Bernard Gwertzman discusses his memoirs.
Bernard Gwertzman discusses his memoirs.
Trump’s repeated mischaracterizations of the U.S.-Mexico relationship undermine vital U.S. interests. Ambassador Robert D. Blackwill and Theodore Rappleye assess his many untrue statements and emphasize the dangers they pose to the United States.
These have been a choice few days for aficionados of scandal. Washington hasn’t seen their like since the heyday of Whitewater, Iran-contra, and Watergate—in other words for nearly two decades. And in many ways “Kremlin-gate,” the burgeoning scandal over Team Trump’s connections to Russia, is in a class by itself.
Gayle Tzemach Lemmon argues that it’s time for those in support of female service members to move off the sidelines and demonstrate their support.
Laurie Garrett writes that the life expectancy of Americans is lower than those living in some third-world countries and that the GOP health care bill would have decreased it even more by cutting funding to life-saving preventative care.
Experts explore the potential for mass job loss created by technological advances and, in turn, the possible need for a large welfare state to care for an increasingly underemployed population.
Experts discuss the current candidates in the upcoming French presidential election, their foreign policy agendas, and the possible repercussions new policies may have on France’s relationships with the European Union and the United States.
Ambassador Nikki Haley discusses the United States’ goals for its term as president of the UN Security Council in April, and outlines her plans to highlight human rights and to assess current UN peacekeeping missions.
Matthew M. Taylor argues that Brazil’s gains in fighting corruption hold lessons for U.S. anticorruption policy around the world.
U.S. Secretary of State Rex Tillerson visits Turkey, Hong Kong elects a new chief executive, and the sixtieth anniversary of the signing of the Treaty of Rome is marked.
Todd Harrison, director of Defense Budget Analysis at the Center for Strategic and International Studies, joins CFR's James M. Lindsay and Robert McMahon in examining President Donald J. Trump's budget blueprint.
Angela E. Stent discusses the current state of U.S.-Russia relations.
Writing in Foreign Affairs, Philip Gordon offers a vision of how President Trump could stumble—through bluster, wishful thinking, and miscalculation—into war with Iran, China, and North Korea.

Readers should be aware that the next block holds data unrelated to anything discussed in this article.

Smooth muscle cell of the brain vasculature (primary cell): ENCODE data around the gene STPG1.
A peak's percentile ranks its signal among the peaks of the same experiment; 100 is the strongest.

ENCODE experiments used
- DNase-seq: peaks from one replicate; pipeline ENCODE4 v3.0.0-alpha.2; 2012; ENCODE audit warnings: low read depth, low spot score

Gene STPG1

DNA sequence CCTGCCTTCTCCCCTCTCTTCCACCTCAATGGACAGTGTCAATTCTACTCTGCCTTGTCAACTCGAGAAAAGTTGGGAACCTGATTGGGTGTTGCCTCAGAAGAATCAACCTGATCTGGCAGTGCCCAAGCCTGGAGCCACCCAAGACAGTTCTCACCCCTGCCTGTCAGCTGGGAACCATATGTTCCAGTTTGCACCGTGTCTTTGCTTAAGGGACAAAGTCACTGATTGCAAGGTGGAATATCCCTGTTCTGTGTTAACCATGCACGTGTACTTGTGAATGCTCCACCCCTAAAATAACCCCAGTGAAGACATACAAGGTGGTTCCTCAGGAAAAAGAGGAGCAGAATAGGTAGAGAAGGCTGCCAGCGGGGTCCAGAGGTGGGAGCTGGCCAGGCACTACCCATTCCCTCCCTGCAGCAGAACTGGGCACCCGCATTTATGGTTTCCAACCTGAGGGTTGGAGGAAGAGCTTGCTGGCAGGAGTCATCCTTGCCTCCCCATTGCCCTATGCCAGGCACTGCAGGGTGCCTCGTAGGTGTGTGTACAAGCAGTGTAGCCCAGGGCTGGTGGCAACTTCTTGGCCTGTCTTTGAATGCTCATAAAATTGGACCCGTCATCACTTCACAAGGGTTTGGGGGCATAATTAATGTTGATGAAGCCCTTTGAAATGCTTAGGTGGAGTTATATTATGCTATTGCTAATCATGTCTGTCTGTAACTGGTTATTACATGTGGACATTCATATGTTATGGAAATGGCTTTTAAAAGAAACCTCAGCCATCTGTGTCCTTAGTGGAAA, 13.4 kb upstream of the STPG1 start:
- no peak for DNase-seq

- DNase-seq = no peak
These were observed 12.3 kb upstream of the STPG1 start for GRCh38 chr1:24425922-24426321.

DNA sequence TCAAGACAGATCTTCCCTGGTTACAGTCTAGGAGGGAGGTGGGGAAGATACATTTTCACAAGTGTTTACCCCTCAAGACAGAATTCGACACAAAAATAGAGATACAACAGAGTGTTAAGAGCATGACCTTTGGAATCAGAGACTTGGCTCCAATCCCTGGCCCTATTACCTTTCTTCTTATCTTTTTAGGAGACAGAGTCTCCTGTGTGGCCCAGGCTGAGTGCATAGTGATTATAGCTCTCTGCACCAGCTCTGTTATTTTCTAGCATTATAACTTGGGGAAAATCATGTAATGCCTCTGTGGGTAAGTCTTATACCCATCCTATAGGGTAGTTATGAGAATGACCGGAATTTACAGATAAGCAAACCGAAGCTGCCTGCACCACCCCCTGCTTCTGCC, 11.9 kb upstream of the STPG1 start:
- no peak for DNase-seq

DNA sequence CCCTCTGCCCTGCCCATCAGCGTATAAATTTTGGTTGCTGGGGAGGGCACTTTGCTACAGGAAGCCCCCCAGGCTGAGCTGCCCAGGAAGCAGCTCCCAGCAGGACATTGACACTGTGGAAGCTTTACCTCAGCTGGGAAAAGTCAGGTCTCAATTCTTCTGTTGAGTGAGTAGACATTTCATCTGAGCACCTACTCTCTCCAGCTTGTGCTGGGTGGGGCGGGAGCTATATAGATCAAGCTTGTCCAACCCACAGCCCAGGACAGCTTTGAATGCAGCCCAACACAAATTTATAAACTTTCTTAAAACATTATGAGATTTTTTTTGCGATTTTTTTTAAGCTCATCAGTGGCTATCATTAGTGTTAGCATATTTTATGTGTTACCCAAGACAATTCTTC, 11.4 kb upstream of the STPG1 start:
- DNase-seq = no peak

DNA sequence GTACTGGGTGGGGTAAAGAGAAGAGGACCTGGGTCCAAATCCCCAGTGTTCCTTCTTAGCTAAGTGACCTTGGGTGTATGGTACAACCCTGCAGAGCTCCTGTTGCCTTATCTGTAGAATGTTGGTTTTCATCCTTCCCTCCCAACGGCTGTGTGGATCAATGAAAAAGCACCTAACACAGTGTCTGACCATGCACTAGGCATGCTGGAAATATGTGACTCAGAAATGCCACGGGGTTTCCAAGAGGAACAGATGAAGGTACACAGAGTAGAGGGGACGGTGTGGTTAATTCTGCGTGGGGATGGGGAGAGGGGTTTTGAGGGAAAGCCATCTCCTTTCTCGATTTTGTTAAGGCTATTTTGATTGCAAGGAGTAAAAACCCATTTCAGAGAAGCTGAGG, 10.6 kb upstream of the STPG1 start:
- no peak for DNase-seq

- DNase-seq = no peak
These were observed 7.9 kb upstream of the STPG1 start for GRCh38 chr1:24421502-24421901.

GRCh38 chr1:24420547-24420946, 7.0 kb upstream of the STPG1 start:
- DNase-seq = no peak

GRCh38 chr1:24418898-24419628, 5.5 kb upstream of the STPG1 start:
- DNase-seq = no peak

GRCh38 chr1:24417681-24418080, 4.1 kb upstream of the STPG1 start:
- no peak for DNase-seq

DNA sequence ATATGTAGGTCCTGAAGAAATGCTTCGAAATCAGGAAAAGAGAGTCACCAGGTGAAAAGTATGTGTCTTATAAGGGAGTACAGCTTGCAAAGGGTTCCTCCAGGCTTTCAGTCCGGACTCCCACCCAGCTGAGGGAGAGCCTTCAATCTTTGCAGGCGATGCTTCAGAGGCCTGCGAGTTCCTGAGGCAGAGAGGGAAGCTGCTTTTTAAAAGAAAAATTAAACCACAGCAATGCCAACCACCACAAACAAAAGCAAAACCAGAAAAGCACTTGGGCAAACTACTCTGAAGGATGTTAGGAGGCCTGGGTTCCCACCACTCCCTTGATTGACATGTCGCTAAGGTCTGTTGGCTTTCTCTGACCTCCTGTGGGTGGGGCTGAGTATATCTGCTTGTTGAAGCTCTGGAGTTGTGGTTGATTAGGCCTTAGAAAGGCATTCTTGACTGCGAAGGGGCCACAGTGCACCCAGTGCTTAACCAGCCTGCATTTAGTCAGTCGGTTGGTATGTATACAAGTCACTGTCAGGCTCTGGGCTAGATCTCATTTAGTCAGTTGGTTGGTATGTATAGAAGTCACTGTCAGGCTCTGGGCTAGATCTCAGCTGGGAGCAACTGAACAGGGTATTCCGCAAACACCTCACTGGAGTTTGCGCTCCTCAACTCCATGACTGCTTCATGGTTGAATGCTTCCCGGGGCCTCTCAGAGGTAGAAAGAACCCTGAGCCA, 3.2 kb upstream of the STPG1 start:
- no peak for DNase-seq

“The United States, through Alaska, is a significant Arctic nation with strategic, economic, and scientific interests,” asserts a new Council on Foreign Relations-sponsored (CFR) Independent Task Force report, Arctic Imperatives: Reinforcing U.S. Strategy on America’s Fourth Coast. With the Arctic “warming at twice the rate as the rest of the planet” and melting sea ice opening up this resource-rich region to new trade routes and commercial activities, the report stresses that “the United States needs to increase its strategic commitment to the region or risk leaving its interests unprotected.”
Turkey, as well as Egypt and Pakistan, are places where belief in the existence of a deep state is prominent, writes CFR’s Steven A. Cook. This is partly a function of the fact that these are also countries where there is little transparency and citizens have few avenues by which to hold officials accountable.
The Arctic should be a major consideration in discussions of U.S. national security, says Thad Allen, co-chair of CFR’s Independent Task Force on the Arctic.
The Task Force finds that Alaska and the Arctic are of growing economic and geostrategic importance and recommends actions to improve the United States’ strategic presence in the Arctic region.
Experts discuss U.S. policy priorities for the Arctic.
CFR’s Honorary Chairman David Rockefeller passed away on March 20 at age 101.
The Trump team’s early forays into Asia couldn’t have gone better. In early February, Defense Secretary James Mattis received high praise for his trip to Tokyo and Seoul, reassuring nervous allies that the Trump administration would continue decades of American leadership in Asia. A week later, Prime Minister Shinzo Abe braved a visit to the White House and was rewarded with President Donald Trump reaffirming the importance of the U.S.-Japan alliance.
Marten outlines how U.S. policymakers can deter Russian aggression with robust support for NATO, while reassuring Russia of NATO’s defensive intentions.
Segal offers recommendations for cooperation on issues such as encryption, data localization, and cybersecurity.
Knopf argues that the only remaining path for South Sudan is for an international transitional administration to run the country for a finite period.
The definitive account of the secret war in Laos, which forever changed the CIA from a relatively small spying agency into an organization with vast paramilitary powers. More
CFR President Haass argues for an updated global operating system to address challenges from terrorism to climate change. More
Alden provides an enlightening history of the last four decades of U.S. trade policies and a blueprint for how to keep the United States competitive in a globalized economy. More
Learn more about CFR’s mission and its work over the past year in the 2016 Annual Report. The Annual Report spotlights new initiatives, high-profile events, and authoritative scholarship from CFR experts, and includes a message from CFR President Richard N. Haass.
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